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European satellite Proba-2 sends back first images of Sun


The annular solar eclipse as observed by Proba-2. An ESA Photo

PARIS (BNS): European Space Agency's Proba-2 satellite has transmitted its first ever images of the Sun by capturing the annular solar eclipse on 15 January, this year.

The spacecraft, launched on November 2, 2009, has been operating effectively and all 17 instruments on board have been switched on, ESA announced on Tuesday.

The solar eclipse was captured by the satellite's Sun-imaging SWAP (Sun Watcher using APS detectors and imaging processing) instrument.

“The majority of technology demonstrators on Proba-2 have now been activated and I am happy to see that the first data we receive are very good. Proba-2 has shown that it can demonstrate technology in orbit,” ESA’s Director of Technical and Quality Management, Michel Courtois said.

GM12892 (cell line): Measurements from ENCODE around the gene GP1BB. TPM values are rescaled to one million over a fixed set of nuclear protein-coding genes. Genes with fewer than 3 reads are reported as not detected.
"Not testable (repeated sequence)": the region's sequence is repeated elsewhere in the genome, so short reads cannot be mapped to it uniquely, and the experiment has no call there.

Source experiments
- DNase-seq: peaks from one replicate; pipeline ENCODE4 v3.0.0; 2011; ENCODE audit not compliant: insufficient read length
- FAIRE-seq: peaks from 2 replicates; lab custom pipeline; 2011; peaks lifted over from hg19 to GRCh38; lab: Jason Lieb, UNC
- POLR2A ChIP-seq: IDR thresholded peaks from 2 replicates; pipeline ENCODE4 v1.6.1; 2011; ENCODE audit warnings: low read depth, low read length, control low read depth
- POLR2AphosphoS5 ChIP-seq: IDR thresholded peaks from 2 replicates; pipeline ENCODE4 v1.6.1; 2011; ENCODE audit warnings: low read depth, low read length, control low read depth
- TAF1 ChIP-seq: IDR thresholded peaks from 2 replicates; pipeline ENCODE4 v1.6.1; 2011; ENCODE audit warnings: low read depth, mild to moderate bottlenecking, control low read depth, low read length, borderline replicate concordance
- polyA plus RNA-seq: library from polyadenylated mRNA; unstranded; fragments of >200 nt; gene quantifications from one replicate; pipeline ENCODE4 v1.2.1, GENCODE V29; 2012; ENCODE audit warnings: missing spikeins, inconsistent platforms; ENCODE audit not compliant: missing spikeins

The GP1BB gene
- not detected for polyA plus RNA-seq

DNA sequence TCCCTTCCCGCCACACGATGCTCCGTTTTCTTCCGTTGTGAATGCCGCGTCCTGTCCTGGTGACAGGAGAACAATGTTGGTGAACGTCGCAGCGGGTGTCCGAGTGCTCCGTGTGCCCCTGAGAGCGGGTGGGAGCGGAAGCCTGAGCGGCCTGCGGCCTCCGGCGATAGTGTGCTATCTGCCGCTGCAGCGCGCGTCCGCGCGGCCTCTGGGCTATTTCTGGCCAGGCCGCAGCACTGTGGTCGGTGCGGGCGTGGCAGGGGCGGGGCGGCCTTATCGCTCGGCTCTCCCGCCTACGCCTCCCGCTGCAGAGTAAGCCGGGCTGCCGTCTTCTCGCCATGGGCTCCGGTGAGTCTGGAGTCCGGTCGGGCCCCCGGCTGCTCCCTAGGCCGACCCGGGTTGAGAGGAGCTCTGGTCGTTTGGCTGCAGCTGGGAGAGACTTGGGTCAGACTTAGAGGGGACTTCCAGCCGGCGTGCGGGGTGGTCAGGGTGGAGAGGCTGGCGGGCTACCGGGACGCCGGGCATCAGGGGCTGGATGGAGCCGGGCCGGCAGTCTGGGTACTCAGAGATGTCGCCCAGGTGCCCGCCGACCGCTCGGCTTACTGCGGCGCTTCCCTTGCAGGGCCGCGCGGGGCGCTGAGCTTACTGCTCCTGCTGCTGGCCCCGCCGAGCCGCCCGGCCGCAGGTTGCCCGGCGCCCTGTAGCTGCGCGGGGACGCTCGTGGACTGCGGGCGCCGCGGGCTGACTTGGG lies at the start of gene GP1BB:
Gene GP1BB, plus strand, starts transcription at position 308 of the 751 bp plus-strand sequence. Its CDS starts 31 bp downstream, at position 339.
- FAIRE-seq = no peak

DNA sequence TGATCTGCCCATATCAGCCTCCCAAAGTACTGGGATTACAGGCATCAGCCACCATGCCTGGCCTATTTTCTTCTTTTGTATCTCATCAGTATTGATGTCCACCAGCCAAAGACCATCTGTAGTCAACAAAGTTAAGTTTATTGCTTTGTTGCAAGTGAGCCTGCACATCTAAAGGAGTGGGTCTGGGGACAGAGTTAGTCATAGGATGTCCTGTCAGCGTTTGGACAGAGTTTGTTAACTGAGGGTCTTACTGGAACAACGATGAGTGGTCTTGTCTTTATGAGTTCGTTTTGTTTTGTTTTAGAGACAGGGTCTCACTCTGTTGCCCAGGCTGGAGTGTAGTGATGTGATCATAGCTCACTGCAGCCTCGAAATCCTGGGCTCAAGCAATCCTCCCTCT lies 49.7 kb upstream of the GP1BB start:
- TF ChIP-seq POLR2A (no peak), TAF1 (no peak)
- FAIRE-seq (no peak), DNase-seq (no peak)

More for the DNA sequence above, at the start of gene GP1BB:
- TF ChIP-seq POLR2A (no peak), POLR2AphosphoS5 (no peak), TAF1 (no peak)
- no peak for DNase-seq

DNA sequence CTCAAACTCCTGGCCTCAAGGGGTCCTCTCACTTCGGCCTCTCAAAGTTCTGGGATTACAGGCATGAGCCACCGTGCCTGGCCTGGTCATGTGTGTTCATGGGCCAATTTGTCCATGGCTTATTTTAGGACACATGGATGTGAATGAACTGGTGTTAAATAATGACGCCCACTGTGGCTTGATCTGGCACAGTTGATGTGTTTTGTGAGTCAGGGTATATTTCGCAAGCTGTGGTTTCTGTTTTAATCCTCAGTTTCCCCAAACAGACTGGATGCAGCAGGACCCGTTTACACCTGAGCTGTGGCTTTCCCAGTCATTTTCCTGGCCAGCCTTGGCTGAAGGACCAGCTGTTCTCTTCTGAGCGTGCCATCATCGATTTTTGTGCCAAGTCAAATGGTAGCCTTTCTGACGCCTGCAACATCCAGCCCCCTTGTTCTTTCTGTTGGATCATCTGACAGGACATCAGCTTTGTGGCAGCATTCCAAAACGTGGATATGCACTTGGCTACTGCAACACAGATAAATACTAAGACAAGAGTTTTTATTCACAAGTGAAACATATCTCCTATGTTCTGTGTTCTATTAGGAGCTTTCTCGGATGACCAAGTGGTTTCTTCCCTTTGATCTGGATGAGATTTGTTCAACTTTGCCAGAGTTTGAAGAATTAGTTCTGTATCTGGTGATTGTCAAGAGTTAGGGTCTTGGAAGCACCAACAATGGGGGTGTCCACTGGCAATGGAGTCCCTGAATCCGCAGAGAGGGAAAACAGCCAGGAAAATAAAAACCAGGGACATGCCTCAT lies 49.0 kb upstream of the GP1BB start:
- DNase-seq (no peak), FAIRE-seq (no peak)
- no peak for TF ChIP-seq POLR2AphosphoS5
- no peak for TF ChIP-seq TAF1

The 130-kg Proba-2 (Project for On-Board Autonomy) – one of the smallest satellites launched by ESA – has been designed to study space weather.

It combines solar observation with plasma content monitoring of the space around it, revealing how the Sun’s activity can influence Earth’s ionosphere, ESA said.

Two instruments have been fitted in the satellite for this purpose – the Dual Segmented Langmuir Probe (DSLP) and the Thermal Plasma Measurement Unit (TPMU) to probe in detail the satellite’s nearby surroundings.

“Our aim is to identify observed ionospheric irregularities with possible solar-terrestrial connections due to sudden space weather events.

“Preliminary results are very promising,” said Štepán Štverák of the Czech Institute of Atmospheric Physics, part of the DSLP team.

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